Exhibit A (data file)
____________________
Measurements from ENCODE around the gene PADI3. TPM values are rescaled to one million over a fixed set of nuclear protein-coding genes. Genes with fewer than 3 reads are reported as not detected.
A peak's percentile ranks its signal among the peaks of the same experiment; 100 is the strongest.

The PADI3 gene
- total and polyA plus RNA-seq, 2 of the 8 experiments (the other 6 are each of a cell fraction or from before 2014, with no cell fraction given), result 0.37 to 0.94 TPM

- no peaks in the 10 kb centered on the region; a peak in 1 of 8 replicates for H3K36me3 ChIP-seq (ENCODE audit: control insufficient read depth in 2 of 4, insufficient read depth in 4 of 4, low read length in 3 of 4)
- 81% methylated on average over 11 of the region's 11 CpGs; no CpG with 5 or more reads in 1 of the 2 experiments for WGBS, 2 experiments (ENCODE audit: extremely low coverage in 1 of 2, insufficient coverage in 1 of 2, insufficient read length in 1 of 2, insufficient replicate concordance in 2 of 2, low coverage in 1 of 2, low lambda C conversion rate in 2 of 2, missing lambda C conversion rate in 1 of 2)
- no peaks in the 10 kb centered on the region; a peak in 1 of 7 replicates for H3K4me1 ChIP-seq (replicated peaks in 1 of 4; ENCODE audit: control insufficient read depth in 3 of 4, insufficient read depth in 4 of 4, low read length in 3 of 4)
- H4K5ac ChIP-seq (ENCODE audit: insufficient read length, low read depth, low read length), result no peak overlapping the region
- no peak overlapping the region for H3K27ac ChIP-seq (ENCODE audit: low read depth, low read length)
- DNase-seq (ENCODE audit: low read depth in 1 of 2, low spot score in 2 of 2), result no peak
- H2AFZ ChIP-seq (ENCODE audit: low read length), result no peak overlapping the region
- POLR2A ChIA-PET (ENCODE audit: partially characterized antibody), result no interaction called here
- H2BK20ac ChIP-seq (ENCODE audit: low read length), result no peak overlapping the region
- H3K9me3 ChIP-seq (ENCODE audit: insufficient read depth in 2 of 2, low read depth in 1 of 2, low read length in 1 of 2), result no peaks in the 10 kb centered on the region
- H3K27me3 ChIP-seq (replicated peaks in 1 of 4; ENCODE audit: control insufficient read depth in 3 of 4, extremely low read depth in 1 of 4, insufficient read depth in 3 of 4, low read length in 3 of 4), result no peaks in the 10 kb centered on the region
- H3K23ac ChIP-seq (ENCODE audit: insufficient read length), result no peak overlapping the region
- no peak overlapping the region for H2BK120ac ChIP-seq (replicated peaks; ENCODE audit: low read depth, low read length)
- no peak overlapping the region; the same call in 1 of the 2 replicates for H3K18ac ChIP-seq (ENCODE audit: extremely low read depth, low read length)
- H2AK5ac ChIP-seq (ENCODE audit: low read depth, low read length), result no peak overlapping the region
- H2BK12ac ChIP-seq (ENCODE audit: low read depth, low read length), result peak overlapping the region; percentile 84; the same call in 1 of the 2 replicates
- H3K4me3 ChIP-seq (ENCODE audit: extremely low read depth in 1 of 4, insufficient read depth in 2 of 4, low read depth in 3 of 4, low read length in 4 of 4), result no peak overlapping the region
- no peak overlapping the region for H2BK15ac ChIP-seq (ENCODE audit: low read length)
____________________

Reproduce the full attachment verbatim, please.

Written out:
Measurements from ENCODE around the gene PADI3. TPM values are rescaled to one million over a fixed set of nuclear protein-coding genes. Genes with fewer than 3 reads are reported as not detected.
A peak's percentile ranks its signal among the peaks of the same experiment; 100 is the strongest.

The PADI3 gene
- total and polyA plus RNA-seq, 2 of the 8 experiments (the other 6 are each of a cell fraction or from before 2014, with no cell fraction given), result 0.37 to 0.94 TPM

- no peaks in the 10 kb centered on the region; a peak in 1 of 8 replicates for H3K36me3 ChIP-seq (ENCODE audit: control insufficient read depth in 2 of 4, insufficient read depth in 4 of 4, low read length in 3 of 4)
- 81% methylated on average over 11 of the region's 11 CpGs; no CpG with 5 or more reads in 1 of the 2 experiments for WGBS, 2 experiments (ENCODE audit: extremely low coverage in 1 of 2, insufficient coverage in 1 of 2, insufficient read length in 1 of 2, insufficient replicate concordance in 2 of 2, low coverage in 1 of 2, low lambda C conversion rate in 2 of 2, missing lambda C conversion rate in 1 of 2)
- no peaks in the 10 kb centered on the region; a peak in 1 of 7 replicates for H3K4me1 ChIP-seq (replicated peaks in 1 of 4; ENCODE audit: control insufficient read depth in 3 of 4, insufficient read depth in 4 of 4, low read length in 3 of 4)
- H4K5ac ChIP-seq (ENCODE audit: insufficient read length, low read depth, low read length), result no peak overlapping the region
- no peak overlapping the region for H3K27ac ChIP-seq (ENCODE audit: low read depth, low read length)
- DNase-seq (ENCODE audit: low read depth in 1 of 2, low spot score in 2 of 2), result no peak
- H2AFZ ChIP-seq (ENCODE audit: low read length), result no peak overlapping the region
- POLR2A ChIA-PET (ENCODE audit: partially characterized antibody), result no interaction called here
- H2BK20ac ChIP-seq (ENCODE audit: low read length), result no peak overlapping the region
- H3K9me3 ChIP-seq (ENCODE audit: insufficient read depth in 2 of 2, low read depth in 1 of 2, low read length in 1 of 2), result no peaks in the 10 kb centered on the region
- H3K27me3 ChIP-seq (replicated peaks in 1 of 4; ENCODE audit: control insufficient read depth in 3 of 4, extremely low read depth in 1 of 4, insufficient read depth in 3 of 4, low read length in 3 of 4), result no peaks in the 10 kb centered on the region
- H3K23ac ChIP-seq (ENCODE audit: insufficient read length), result no peak overlapping the region
- no peak overlapping the region for H2BK120ac ChIP-seq (replicated peaks; ENCODE audit: low read depth, low read length)
- no peak overlapping the region; the same call in 1 of the 2 replicates for H3K18ac ChIP-seq (ENCODE audit: extremely low read depth, low read length)
- H2AK5ac ChIP-seq (ENCODE audit: low read depth, low read length), result no peak overlapping the region
- H2BK12ac ChIP-seq (ENCODE audit: low read depth, low read length), result peak overlapping the region; percentile 84; the same call in 1 of the 2 replicates
- H3K4me3 ChIP-seq (ENCODE audit: extremely low read depth in 1 of 4, insufficient read depth in 2 of 4, low read depth in 3 of 4, low read length in 4 of 4), result no peak overlapping the region
- no peak overlapping the region for H2BK15ac ChIP-seq (ENCODE audit: low read length)